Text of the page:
The Royal Mail share price has dipped by 1.3% today despite the surge in e-commerce activity over the Covid-19 pandemic delivering a record profit of £726 million for the postal service. Investors were ironically left dissatisfied by the record annual surplus after some analysts had expected cost-cutting measures that have slashed the company’s middle-management numbers to result in an even higher figure.
Early signs parcel delivery volumes may now be dropping back as lockdown restrictions ease also gave cause for some concern. Especially because the company declined to offer any forward guidance for the current financial year.
The Royal Mail board’s reticence to make predictions about how its business will fare over the still uncertain months ahead are perhaps understandable given just how badly it got wrong previous forecasts about how the pandemic would influence conditions last year. This time around the company has provided a direct admission it doesn’t know what the presumed end to lockdown measures over the summer means.
Just a year ago Royal Mail placed a major question mark over the sustainability of its business model under the conditions that were placed on it when privatised. Namely that it is obliged to deliver to all parts of the UK, no matter how commercially unviable under a blanket pricing structure, six days a week.
That led to a warning near the beginning of the pandemic that it expected its business to be “materially lossmaking in 2020/21”. In fact, the year turned out to be its most profitable ever as the delivery sector became big pandemic winners. Operating profits for the domestic business almost trebled to £394 million on a just 12% increase in revenues to £8.6 billion.
Royal Mail also owns the international courier company GLS. Its operating profits came in at £358 million from revenues of £4 billion, taking combined group net revenue to £726 for the 12 months to the end of March. Group revenues were up 16% in total for profits more than 400% higher than the pre-pandemic 2019/20 tax year.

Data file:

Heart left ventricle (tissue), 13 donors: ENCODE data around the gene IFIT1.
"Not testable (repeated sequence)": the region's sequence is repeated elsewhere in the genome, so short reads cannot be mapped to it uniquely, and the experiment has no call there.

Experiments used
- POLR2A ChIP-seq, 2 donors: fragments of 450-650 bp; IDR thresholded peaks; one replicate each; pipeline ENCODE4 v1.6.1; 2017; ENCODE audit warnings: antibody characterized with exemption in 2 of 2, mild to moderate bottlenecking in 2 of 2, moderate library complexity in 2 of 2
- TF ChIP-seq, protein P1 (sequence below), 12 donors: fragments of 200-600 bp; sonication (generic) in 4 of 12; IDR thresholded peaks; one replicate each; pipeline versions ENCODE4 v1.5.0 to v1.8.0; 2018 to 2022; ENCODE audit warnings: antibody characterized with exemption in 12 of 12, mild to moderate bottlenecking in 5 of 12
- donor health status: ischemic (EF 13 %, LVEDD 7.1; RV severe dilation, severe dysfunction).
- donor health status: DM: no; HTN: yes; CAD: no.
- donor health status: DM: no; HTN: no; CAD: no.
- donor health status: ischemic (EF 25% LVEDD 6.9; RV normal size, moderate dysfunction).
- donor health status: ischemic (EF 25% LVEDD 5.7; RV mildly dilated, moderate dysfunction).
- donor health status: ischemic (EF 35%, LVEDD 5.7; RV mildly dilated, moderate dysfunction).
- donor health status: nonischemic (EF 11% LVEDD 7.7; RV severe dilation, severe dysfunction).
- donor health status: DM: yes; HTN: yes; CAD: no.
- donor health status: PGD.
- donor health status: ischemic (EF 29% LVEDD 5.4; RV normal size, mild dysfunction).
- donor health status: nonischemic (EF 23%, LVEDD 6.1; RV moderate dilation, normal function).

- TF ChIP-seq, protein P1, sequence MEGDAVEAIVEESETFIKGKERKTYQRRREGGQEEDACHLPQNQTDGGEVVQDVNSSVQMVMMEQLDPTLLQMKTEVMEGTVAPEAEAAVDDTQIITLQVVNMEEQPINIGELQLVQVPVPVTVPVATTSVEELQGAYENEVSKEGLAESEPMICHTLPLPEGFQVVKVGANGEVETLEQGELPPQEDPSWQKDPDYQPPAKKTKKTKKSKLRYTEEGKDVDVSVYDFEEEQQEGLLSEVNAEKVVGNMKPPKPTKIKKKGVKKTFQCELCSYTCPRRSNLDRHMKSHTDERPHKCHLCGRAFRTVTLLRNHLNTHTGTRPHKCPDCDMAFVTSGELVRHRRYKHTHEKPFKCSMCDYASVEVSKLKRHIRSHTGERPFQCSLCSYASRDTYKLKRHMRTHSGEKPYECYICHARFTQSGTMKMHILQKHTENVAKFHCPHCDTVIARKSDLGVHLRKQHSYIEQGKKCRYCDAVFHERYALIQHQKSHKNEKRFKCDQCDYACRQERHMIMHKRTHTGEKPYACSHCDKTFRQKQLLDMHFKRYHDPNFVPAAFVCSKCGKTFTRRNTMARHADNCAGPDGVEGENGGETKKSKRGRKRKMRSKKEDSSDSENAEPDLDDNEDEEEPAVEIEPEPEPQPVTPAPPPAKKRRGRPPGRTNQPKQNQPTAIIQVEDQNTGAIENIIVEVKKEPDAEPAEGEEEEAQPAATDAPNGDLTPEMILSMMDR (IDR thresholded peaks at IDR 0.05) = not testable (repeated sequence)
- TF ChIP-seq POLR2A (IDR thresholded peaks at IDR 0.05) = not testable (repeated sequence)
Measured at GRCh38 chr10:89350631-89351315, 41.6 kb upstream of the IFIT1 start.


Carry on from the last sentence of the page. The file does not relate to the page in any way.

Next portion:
Parcel deliveries were up 32% on the year before and even letters, seemingly in irreversible decline, saw their volumes grow 20%. Parcels delivery now accounts for 72% of Royal Mail’s business compared to around 50% just a few years ago.
But despite the surge in profits, investors will see the dividend for the year drop to 10p-a-share compared to the 25p paid out on much lower revenues the previous year. Even the 20p-a-share dividend Royal Mail said it hoped to pay out on the current financial year represents a 20% drop on the pre-pandemic figure.
Royal Mail chairman Keith Williams released a prepared statement that read:
“As the outlook for 2021-22 contains a number of uncertainties that could significantly influence volumes and costs it is difficult to provide specific guidance for 2021-22 for Royal Mail.”
City analysts have predicted a potential fall of around 10% in parcel volumes this year compared to last as bricks-and-mortar shopping fully opens up again. That would be expected to see the net profit figure fall by at least £100 million compared to that reported today.
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